Colorado Republicans are in disarray and lack a clear frontrunner in today's four-way primary to select a nominee to oppose Sen. Gary Hart (D-Colo.).
The race features a bona fide national figure in former Army secretary Howard H. (Bo) Callaway, a former congressman from Georgia living in Crested Butte, where he owns a ski resort.
Also running for the Republican nomination are lawyer John Cogswell of Englewood, a political newcomer; state Sen. Sam Zakhem of Denver, who has staked out the far right, and Secretary of State Mary Estill Buchanan of Boulder, a moderate.
Callaway, 53, raised twice as much money as any of his three rivals, about $330,000 plus $112,000 which he loaned his campaign.
Polished and experienced on the campaign trail, Callaway says he possesses the savvy to defeat a tough incumbent like Hart. But his southern-style effusiveness turns off many Republicans accustomed to a more low-key Colorado approach.
Some GOP leaders worry that controversies in Callaway's past would hurt his general election campaign if he is the nominee. He was forced to step down as President Ford's campaign manager four years ago when the Sen. Floyd Haskell (D-Colo.) claimed Callaway used his influence as Army secretary to gain favorable treatment for his Colorado ski resort. Congress and the Justice Department investigated and no wrongdoing was proven.
Callaway's polls suggest that he will win a close victory over Buchanan today, with the other two competitiors far behind. But undecided Republicans number about 20 percent, according to those polls.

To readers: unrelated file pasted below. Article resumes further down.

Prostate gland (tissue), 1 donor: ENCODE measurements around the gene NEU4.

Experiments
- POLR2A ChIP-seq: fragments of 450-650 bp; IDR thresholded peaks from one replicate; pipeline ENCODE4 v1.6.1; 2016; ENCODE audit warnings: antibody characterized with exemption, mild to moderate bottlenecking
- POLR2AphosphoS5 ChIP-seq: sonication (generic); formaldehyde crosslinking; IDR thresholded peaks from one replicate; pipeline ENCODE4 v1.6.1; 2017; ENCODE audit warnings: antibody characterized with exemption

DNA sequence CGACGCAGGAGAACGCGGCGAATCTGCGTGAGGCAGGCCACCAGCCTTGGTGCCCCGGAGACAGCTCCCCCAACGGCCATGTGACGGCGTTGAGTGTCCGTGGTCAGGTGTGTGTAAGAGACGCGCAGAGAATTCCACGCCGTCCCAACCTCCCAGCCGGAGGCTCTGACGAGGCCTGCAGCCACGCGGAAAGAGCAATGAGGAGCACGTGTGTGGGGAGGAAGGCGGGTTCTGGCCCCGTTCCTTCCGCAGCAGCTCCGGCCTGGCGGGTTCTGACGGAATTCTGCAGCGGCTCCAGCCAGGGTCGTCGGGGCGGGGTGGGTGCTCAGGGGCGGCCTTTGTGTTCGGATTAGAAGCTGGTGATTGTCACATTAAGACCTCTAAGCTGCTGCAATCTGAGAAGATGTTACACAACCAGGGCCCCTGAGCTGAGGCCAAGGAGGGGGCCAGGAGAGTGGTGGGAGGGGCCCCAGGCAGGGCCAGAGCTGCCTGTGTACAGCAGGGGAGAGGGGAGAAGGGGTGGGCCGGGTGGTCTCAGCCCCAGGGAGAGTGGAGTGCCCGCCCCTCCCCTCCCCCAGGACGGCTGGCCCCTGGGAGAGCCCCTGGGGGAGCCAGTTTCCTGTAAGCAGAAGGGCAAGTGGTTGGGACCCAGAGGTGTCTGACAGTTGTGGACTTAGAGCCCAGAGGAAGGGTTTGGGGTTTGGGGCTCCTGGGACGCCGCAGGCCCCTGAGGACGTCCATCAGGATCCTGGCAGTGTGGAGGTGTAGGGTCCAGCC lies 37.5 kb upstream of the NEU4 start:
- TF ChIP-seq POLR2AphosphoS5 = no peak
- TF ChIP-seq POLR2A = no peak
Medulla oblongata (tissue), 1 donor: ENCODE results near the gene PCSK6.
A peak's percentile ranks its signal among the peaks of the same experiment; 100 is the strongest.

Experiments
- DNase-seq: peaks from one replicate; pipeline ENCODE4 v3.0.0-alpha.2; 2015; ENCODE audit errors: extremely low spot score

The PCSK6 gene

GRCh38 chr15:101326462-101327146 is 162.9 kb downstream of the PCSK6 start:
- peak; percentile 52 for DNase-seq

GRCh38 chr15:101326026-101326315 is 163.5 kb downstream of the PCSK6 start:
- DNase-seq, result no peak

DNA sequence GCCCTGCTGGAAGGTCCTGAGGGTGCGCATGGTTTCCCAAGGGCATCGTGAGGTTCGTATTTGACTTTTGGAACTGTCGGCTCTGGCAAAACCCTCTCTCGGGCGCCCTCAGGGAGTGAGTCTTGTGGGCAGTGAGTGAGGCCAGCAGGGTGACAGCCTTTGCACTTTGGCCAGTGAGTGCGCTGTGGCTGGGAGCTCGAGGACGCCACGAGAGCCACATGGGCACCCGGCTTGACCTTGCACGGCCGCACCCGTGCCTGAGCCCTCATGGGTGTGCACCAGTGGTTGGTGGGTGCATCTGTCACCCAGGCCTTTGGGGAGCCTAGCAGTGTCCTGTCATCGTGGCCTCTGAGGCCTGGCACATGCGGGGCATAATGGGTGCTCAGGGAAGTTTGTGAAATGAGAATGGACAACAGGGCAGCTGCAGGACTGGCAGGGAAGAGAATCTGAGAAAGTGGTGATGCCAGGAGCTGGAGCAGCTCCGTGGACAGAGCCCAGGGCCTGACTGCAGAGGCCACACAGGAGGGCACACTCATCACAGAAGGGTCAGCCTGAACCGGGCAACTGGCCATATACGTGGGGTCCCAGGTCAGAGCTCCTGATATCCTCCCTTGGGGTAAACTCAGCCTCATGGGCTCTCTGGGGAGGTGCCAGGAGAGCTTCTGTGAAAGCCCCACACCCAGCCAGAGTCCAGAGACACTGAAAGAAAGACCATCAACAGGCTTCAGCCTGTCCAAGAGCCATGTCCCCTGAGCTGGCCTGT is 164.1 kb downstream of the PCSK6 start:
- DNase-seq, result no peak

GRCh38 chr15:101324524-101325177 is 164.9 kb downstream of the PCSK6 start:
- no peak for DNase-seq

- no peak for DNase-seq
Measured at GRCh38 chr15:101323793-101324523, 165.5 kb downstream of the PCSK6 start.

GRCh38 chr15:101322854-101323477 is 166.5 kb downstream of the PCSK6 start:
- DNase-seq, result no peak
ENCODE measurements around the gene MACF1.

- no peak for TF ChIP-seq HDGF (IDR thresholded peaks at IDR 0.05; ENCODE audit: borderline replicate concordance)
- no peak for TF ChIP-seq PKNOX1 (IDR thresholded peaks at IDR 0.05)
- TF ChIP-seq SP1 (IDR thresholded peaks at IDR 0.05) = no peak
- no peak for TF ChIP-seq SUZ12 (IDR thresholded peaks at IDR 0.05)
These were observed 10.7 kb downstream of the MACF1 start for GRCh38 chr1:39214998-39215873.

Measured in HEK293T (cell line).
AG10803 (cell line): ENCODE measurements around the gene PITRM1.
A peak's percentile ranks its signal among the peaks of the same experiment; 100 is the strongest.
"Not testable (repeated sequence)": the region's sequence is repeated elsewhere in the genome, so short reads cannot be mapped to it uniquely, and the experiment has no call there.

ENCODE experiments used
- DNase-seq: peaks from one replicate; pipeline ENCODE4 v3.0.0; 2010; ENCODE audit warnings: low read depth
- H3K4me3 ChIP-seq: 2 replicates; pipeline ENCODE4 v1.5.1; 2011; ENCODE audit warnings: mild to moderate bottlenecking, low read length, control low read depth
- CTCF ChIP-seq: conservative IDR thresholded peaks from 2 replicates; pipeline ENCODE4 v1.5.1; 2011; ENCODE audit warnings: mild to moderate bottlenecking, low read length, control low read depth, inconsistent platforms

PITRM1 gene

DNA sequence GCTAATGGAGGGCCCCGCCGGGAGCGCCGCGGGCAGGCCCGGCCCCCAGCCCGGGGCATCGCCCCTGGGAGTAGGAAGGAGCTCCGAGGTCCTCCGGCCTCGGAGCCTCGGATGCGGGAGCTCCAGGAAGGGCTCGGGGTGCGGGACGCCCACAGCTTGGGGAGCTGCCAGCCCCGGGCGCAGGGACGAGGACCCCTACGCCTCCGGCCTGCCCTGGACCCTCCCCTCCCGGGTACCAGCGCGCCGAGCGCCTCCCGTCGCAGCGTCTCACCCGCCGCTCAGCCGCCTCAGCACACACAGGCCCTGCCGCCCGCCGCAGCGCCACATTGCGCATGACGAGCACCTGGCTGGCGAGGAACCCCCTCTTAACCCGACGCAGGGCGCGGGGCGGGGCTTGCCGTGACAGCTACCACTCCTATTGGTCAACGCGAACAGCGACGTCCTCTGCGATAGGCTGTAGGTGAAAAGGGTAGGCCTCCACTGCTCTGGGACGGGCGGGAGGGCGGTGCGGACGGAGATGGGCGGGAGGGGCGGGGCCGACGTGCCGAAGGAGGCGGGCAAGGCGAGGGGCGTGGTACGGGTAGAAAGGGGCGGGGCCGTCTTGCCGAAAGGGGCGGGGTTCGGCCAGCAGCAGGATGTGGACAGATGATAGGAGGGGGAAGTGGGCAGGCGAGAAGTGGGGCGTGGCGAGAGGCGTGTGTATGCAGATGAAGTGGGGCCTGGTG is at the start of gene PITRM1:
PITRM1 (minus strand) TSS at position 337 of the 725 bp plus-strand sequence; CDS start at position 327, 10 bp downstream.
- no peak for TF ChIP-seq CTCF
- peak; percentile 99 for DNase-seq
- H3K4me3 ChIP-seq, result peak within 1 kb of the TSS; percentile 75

Callaway says, "It's all going just right and that just turns me on. There's no part of me that says, 'relax' when things are going good. Right now everything is falling into place."
Buchanan, 45, has been secretary of state for six years, and won reelection in 1978 by the highest majority of any Republican running in Colorado.
She stresses conservative issues, but many GOP activists say she is not conservative enough. She has rankled some party members with her active support of the Equal Rights Amendment and federally financed abortions for the poor.
In recent weeks, Buchanan dominated news coverage of the race with her strategy for qualifying for the primary.
She failed to win a place on the ballot at the Republican state convention June 7, and turned to the alternate route -- petitioning her way onto the ballot.
After weeks of legal battles that generated publicity, the Colorado Supreme Court ruled that Buchanan would be on the ballot.
Asked if her campaign to make the ballot would generate a sympathy vote, she said, "I wouldn't call it a sympathy vote. I would call it a vote of pride. The basic line we hear wherever we go is, 'Give 'em hell, Mary.'"
Buchanan may have hurt herself over the weekend, however, when she told an audience that Democrats were eligible to vote in Tuesday's primary. They are not, and her opponents have taken delight in pointing out that the secretary of state doesn't even understand the voting laws she oversees.
Cogswell, 41, is running as a "non-politician" without a record.
Zakhem, 42, is a hardline conservative and devout Christian who has a loyal following across the state, especially in rural areas.
Hart is unopposed for renomination by the Democrats.